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Your /usr/include/X11 is missing some files, for example SM/. Maybe you need to install the xorg-x11-devel package, not just libX11-devel. There should be some gvim source RPM (probably on an extra DVD) shipped with openSUSE. Unpack it and look at the configuration file, it lists all the build and runtime dependencies. I can't remember the exact name of the ...


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Use ld -soname: $ mkdir dir1 dir2 $ gcc -shared -fPIC -o dir1/func.so func1.c -Wl,-soname,func.so $ gcc -shared -fPIC -o dir2/func.so func2.c -Wl,-soname,func.so $ gcc test.c dir1/func.so $ ldd a.out linux-vdso.so.1 => (0x00007ffda80d7000) func.so => not found libc.so.6 => /lib/x86_64-linux-gnu/libc.so.6 (0x00007f639079e000) ...


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I found a solution that works. To iterate my steps: 1) Download relevant RPM (or here) 2) Copy to Linux server and upack using (replace filename as necessary) rpm2cpio git-1.7.9.6-1.el6.rfx.x86_64.rpm | cpio -idmv 3) Update $PATH: PATH=$PATH:<your path to git>/usr/bin 4) Now see it work git --version


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I guess that if you can't install dependencies then you are out of luck. If you can't install package(and its dependencies), then your best shot would be compiling it yourself - but that too would need dependencies(there is no magic to leave them out). Also, compiling requires compiles(as name suggests), so if you can't get a compiler, then you're in a bad ...


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You can download the git source and do ./configure --prefix=/home/user/myroot && make && make install to install git to your home directory provided you have the build tools. If you don't have the build-essential package installed (dpkg --list|grep build-essential), you will need to install those to your home directory as well. Copied from ...


1

Downgrades are a lot more dangerous than upgrades. You would probably have to switch repository to older version, remove some packages and run dist-upgrade. However, from my limited experience of downgrading on Debian, I'd say it's a lot easier to just backup your data, and then install your programs again - especially if you don't know how to fix things. ...


1

The host is the machine that you are cross compiling on. Your development machine. The target is the ARM926EJ-S machine. A couple of things to watch out for: ARM926EJ-S is an ARMv5 make sure your cross tool chain compiles for the correct version of arm processor. The install directory called for in the make file: INSTALL = /usr/bin/install -c I think this ...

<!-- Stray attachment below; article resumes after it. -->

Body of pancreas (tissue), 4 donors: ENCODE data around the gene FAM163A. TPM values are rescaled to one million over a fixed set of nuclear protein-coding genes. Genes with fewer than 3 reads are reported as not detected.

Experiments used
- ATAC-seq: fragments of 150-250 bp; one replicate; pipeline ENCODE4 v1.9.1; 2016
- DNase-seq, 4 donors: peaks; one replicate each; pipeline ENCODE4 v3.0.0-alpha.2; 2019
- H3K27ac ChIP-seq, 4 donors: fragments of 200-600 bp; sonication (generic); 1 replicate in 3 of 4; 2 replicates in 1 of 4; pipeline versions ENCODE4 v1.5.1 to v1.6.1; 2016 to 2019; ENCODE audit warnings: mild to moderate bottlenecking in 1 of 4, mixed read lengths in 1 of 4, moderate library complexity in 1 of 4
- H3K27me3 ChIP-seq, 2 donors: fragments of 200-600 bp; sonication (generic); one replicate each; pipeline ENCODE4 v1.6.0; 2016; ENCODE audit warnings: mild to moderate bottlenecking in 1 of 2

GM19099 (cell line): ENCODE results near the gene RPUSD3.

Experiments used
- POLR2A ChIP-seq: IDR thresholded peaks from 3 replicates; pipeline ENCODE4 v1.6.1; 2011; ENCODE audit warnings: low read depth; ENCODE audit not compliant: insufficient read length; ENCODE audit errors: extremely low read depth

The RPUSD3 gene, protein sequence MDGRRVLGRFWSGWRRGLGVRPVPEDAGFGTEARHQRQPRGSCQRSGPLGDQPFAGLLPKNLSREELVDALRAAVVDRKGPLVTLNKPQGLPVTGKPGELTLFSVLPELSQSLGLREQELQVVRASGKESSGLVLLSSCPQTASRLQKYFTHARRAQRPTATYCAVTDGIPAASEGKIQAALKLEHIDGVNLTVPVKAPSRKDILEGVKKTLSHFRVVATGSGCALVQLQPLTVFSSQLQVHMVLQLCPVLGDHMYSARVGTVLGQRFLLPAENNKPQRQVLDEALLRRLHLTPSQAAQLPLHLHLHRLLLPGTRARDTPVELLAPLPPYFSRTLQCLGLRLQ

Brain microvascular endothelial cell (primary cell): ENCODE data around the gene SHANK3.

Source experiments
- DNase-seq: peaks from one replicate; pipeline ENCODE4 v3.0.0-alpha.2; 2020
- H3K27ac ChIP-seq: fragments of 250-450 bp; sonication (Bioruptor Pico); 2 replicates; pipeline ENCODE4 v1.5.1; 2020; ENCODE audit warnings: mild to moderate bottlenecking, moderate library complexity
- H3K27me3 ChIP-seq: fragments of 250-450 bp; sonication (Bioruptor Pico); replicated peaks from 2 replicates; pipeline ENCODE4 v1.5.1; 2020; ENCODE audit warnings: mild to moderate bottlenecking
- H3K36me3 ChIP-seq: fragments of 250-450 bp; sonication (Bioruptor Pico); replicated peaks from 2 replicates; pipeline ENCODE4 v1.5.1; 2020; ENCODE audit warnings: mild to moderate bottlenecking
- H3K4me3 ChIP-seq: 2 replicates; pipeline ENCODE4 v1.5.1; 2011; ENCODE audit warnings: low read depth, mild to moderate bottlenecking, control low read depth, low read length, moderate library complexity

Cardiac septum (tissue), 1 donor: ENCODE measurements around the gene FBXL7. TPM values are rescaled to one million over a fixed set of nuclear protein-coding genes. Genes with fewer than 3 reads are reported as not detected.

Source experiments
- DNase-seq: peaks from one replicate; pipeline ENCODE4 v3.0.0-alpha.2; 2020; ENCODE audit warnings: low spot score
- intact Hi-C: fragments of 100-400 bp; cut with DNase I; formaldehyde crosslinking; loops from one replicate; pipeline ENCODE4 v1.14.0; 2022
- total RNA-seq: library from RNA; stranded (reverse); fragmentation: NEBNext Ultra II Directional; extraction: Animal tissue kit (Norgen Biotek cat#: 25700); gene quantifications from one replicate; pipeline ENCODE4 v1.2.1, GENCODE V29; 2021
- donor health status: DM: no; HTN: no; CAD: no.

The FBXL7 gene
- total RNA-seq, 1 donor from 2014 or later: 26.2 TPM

1

More than a cross-compiler, what you need is a toolchain, since there are more steps involving the process of getting an executable out of source code. These steps are Compile (source code to assembler) Assemble (assembler code to machine code) Link (routines and libraries in machine code linked together) The naming standard in GNU toolchains is ...


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You cannot cross-build for arm using host (x86?) libraries in /usr/lib. You need to acquire from somewhere or build by yourself all dependencies of bluez for arm, and place them in the path your cross toolchain can find.


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It tends to get a little messy. You get folders like bin/, etc/, include, lib/ and source/ in your home folder. By choice, yes. If that seems untidy, you can use ./configure --prefix=$HOME/mytools Instead. You will then need to add that to your $PATH, or, if $HOME/bin is already part of it, you could move everything currently there into ...


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Sure, with the standard /usr/src installed it might run something like # cat /etc/src.conf CFLAGS=-pipe DEBUG_FLAGS=-g # cd /usr/src/usr.bin/vi # make clean && make obj && make depend && make && make install # gdb -d /usr/src/contrib/nvi/ex -d /usr/src/contrib/nvi/common -tui ex


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Got following reply from musl support team. If you add -v, you should see .. --start-group -lgcc -lgcc_eh -lc --end-group .. which means all dependencies between libgcc and libc are resolved. I think gcc does not do the --start-group/--end-group without explicit -static, so only musl-gcc -static hello.c would work. raise is in libc, referenced from ...